How to identify admin relations that border each other

Hi, I want to know how I can programatically identify which relations representing administrative areas border each other. For example, France borders Spain, Belgium, switzerland etc. Or similarly for different admin levels.
I am writing a desktop mapping application which is audio only for the visually impaired and I want to be able to provide the user with information about what areas border the current area they are in.

The algorithm I have worked out seems ridiculously complicated and I would like to know if I am missing a trick and there is actually quite an easy way.
My algorithm goes something like this:

  • Load all the boundary=administrative for an area e.g. ISO3166-1:GB.
  • Take the first relation and read down the list of member ways.
  • For every member way, ask every other relation if it also uses this way. Mark the two relations as potential neighbours.

There is then a second part once those steps are done to guard against one relation being inside another relation rather than bordering it.

  • For each relation, loop through all the candidate border relations.
  • Check that none of the polygons described by the two relations completely enclose any of the other polygons.
  • If they do not then they border each other.

When I am finished I will be able to do the following:

  • Track the current relation my user has navigated to
  • Read the list of relations stored against the current relation representing neighbors.
  • Announce the list of bordering admin relations, of all levels, to the user.

I have written about three quarters of the code to do this and it is going okay but am I missing a trick and there is a much simpler way?
Any thoughts most welcome,

On which platform are you writing your application? If you’re using Java (or another JVM language), you could store your OSM data as a compact Geographic Object Library, and then perform a touches query using the GeoDesk library:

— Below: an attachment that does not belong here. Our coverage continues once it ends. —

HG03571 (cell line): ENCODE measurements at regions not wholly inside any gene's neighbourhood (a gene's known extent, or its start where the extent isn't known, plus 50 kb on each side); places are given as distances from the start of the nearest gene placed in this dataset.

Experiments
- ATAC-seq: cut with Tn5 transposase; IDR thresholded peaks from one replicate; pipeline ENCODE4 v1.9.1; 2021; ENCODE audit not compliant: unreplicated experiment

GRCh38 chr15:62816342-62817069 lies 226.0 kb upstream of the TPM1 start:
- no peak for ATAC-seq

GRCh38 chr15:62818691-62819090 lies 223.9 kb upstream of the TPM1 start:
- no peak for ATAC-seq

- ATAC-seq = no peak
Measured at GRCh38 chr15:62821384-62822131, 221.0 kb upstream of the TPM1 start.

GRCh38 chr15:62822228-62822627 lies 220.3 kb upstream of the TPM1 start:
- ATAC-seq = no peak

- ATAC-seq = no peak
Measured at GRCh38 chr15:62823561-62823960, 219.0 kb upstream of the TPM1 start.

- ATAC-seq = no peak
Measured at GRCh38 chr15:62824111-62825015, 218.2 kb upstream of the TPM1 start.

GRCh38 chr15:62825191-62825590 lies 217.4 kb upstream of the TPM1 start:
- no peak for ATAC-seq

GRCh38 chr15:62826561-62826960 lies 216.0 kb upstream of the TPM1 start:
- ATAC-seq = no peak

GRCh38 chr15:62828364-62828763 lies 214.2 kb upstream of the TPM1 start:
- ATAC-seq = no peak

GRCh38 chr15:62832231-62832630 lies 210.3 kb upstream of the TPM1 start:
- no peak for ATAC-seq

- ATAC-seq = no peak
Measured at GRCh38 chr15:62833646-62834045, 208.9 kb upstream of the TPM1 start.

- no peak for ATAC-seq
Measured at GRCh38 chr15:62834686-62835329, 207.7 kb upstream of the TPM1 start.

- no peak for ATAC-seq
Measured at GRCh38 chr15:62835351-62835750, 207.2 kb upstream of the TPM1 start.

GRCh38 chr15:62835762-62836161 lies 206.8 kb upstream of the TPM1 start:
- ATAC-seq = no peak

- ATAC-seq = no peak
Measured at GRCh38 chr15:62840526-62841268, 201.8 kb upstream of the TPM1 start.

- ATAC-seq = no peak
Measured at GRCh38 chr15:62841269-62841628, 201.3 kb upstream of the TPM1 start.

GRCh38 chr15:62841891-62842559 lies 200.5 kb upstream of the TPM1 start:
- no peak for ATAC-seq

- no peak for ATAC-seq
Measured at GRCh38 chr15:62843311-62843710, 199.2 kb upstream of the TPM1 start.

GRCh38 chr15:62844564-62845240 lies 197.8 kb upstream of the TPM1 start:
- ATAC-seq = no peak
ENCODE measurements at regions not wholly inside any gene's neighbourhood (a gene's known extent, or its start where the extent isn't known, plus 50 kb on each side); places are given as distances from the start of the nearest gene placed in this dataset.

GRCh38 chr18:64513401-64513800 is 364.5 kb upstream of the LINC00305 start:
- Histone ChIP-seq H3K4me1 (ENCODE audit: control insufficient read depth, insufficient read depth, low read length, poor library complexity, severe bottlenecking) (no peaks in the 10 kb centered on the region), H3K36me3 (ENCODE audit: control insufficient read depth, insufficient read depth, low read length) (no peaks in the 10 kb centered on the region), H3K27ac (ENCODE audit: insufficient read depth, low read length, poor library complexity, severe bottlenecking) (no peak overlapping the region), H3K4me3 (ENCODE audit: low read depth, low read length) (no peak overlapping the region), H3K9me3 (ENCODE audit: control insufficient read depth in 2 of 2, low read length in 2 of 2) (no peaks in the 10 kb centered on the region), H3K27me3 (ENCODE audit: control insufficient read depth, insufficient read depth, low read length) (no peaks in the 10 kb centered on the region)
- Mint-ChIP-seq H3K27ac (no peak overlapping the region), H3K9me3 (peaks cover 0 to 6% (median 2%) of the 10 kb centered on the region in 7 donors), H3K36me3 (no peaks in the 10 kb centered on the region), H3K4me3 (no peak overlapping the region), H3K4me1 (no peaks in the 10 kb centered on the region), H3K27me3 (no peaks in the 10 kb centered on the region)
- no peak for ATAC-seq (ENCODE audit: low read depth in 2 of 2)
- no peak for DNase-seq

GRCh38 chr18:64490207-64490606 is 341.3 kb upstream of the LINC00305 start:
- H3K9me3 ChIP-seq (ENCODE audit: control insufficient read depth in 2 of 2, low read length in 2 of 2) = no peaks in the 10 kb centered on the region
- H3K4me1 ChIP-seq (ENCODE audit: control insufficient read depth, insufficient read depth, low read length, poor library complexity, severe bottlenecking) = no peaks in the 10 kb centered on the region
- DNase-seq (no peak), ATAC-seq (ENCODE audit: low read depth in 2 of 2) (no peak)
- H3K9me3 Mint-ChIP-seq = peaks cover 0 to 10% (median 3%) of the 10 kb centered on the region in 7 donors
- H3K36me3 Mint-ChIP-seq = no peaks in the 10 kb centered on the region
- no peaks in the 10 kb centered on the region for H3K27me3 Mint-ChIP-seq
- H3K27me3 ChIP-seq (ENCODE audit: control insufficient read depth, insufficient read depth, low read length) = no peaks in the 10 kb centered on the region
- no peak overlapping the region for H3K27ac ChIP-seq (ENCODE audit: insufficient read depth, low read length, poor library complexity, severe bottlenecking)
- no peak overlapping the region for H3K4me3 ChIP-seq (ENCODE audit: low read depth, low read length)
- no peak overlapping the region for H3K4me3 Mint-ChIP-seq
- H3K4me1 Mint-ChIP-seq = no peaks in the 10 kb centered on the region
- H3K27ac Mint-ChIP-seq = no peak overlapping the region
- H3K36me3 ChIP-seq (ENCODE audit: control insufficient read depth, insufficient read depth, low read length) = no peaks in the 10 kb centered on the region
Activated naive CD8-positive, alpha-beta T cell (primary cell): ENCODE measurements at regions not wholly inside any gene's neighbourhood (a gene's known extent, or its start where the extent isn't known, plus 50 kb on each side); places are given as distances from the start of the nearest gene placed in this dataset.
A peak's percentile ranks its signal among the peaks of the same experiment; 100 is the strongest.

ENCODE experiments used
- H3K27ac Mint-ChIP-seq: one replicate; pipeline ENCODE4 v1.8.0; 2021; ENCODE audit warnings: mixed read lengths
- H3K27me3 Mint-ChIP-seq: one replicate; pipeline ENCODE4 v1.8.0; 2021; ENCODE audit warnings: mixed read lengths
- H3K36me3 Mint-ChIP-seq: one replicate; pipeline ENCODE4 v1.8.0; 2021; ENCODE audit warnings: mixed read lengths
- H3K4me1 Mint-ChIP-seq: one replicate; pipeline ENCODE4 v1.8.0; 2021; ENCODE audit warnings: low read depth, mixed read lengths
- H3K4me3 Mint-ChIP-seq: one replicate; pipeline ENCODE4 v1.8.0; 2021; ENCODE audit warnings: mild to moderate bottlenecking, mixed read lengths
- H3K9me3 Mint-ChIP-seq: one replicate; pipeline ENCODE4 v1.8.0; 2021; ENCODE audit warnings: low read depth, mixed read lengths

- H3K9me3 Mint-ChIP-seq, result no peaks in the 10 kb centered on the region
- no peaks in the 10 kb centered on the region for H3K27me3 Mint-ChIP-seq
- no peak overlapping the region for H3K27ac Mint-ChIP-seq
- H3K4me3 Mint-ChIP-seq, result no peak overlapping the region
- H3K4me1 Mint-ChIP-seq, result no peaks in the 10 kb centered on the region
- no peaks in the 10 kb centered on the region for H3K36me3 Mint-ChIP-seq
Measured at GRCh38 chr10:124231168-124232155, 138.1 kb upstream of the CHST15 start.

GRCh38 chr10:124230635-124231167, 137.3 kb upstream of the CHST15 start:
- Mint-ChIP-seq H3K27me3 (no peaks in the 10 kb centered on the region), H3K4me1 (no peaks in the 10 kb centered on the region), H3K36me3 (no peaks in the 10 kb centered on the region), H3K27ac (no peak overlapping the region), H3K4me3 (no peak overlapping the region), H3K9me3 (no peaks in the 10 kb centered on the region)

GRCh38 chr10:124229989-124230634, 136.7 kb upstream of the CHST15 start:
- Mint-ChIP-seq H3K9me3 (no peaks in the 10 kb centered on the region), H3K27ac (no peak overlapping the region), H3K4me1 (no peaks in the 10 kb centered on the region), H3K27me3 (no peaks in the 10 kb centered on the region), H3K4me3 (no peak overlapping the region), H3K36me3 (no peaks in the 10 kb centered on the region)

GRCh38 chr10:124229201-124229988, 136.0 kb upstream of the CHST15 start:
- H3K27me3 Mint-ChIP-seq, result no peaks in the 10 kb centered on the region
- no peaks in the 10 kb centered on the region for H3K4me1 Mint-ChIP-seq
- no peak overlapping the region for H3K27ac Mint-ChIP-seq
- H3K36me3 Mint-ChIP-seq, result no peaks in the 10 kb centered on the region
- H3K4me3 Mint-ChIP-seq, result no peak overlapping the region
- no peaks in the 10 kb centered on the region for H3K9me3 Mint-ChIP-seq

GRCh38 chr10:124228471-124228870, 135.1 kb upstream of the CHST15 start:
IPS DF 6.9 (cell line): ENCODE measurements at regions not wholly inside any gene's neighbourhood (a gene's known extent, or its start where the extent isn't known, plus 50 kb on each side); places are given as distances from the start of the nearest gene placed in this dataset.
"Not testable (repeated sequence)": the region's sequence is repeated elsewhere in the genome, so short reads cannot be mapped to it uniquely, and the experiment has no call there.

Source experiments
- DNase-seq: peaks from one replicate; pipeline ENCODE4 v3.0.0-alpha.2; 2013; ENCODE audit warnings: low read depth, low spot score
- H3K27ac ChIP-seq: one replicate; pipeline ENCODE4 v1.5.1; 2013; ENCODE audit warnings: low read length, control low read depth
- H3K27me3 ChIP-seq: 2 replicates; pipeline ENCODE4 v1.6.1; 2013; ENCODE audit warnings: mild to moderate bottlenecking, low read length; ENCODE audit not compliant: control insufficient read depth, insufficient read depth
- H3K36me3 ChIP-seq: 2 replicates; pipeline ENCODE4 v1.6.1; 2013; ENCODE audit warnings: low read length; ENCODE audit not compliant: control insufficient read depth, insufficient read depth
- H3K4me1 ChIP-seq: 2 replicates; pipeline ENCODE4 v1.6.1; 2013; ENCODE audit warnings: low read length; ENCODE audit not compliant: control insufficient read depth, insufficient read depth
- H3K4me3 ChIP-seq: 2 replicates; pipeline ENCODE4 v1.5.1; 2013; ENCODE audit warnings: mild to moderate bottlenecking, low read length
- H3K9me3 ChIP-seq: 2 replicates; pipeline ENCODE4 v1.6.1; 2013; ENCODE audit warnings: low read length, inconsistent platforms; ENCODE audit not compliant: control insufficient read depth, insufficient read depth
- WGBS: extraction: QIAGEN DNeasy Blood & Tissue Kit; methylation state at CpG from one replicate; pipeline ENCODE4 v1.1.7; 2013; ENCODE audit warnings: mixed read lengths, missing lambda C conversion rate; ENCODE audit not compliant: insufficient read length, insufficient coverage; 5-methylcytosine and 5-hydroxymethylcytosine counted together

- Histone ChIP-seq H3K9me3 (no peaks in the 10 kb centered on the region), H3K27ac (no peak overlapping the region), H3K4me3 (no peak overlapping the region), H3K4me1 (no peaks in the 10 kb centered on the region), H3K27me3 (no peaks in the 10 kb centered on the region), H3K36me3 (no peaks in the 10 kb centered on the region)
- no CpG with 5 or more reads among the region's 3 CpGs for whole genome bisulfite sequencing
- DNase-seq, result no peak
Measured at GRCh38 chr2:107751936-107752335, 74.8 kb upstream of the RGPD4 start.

for(Relation area : world.relations("a[boundary=administrative][admin_level=2]")
    String areaName = area.stringValue("name");
    // print/announce the name

touches() selects all admin areas that share a boundary with this_area, but only those located outside of it.

If you actually don’t have an abstraction that lets you look up the relations memberships of a way (having a geometry library could save you much time), you should mark the ways yourself first, (m each for n relations, m*n), reducing the cost to m*n for your loop later (or just update neighbours while marking), instead of your current m*n*n which is slow when the number of relations get big.

But you are already doing the most important part, storing the neighbours for later, so the processing is only done once.

Does your current approach catch glued boundary polygons too, not just relations?

Hi. I don’t currently tell all my ways which relations use them but I can see that might help. Thanks.

And what is a glued boundary polygon? At the moment I stitch all the ways in a relation together into one or more polygons.

To address the other reply. I’m writing this on Windows in C++ so can’t take advantage of the library quoted.

But the big takeaway for me is that it sounds like I am doing the right thing and there isn’t a shortcut I am missing.

If you’re only interested in administrative boundaries, you can generally depend on the fact that a subarea would have a numerically higher admin_level=* tag, so you don’t need to comprehensively analyze candidate relations’ geometries.

Algorithmically, you’re on the right track. However, if you’re asking if there’s a way to avoid having to write this functionality in the first place, then yes, there are some alternatives. OSM data is commonly loaded into a PostGIS database. If you load the boundaries as multipolygons, then PostGIS functions like ST_Touches or ST_Overlaps would tell you the answer directly. @GeoDeskTeam’s answer is another option along these lines.

If you’re open to an off-the-shelf service, the Overpass API lets you walk the relation hierarchy. This query implements part of your algorithm, taking advantage of an admin_level=* filter. I think it should be possible to also filter out anything contained inside the original boundary, regardless of admin_level=*, but I didn’t get very far.

QLever has already indexed every feature by the features that contain or intersect with it or vice versa, so you can query for countries that border France. You can remove some of the statements to see even more granular results, like parks or land use areas that abut the French boundary.

Thanks. I think I do need to check the geometry of the polygons to test if one is inside another as the alternative is they border each other and the admin level value isn’t going to tell me this.

Setting up a PostGIS database is a massive learning curve for me at the moment so I’ll keep that one filed under “look at when I really get stuck”. It sounds very powerful though.

QLever also looks interesting. I am a little familiar with sparql as I’ve queried Wikidata a bit. I’ll take a look. And interested that one of the examples is “Get roads in the Alps” because OSM doesn’t define something as nebulous as the boundary of the Alps.